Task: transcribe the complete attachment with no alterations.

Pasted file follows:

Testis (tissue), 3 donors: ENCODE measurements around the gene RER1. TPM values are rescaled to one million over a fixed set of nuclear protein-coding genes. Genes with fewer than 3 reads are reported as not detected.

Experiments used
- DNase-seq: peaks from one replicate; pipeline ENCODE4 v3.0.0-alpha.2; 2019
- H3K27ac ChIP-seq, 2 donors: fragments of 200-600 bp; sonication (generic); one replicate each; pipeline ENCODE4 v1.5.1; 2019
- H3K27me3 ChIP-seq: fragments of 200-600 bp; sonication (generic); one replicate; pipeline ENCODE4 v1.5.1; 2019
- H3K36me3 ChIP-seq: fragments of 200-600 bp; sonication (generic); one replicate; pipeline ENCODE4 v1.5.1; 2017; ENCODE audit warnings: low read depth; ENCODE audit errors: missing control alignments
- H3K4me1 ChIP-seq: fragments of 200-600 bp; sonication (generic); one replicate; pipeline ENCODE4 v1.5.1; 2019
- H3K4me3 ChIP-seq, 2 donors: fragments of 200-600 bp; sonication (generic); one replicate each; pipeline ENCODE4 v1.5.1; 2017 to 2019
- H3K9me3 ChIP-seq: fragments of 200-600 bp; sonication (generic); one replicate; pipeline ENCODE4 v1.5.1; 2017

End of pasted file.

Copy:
Testis (tissue), 3 donors: ENCODE measurements around the gene RER1. TPM values are rescaled to one million over a fixed set of nuclear protein-coding genes. Genes with fewer than 3 reads are reported as not detected.

Experiments used
- DNase-seq: peaks from one replicate; pipeline ENCODE4 v3.0.0-alpha.2; 2019
- H3K27ac ChIP-seq, 2 donors: fragments of 200-600 bp; sonication (generic); one replicate each; pipeline ENCODE4 v1.5.1; 2019
- H3K27me3 ChIP-seq: fragments of 200-600 bp; sonication (generic); one replicate; pipeline ENCODE4 v1.5.1; 2019
- H3K36me3 ChIP-seq: fragments of 200-600 bp; sonication (generic); one replicate; pipeline ENCODE4 v1.5.1; 2017; ENCODE audit warnings: low read depth; ENCODE audit errors: missing control alignments
- H3K4me1 ChIP-seq: fragments of 200-600 bp; sonication (generic); one replicate; pipeline ENCODE4 v1.5.1; 2019
- H3K4me3 ChIP-seq, 2 donors: fragments of 200-600 bp; sonication (generic); one replicate each; pipeline ENCODE4 v1.5.1; 2017 to 2019
- H3K9me3 ChIP-seq: fragments of 200-600 bp; sonication (generic); one replicate; pipeline ENCODE4 v1.5.1; 2017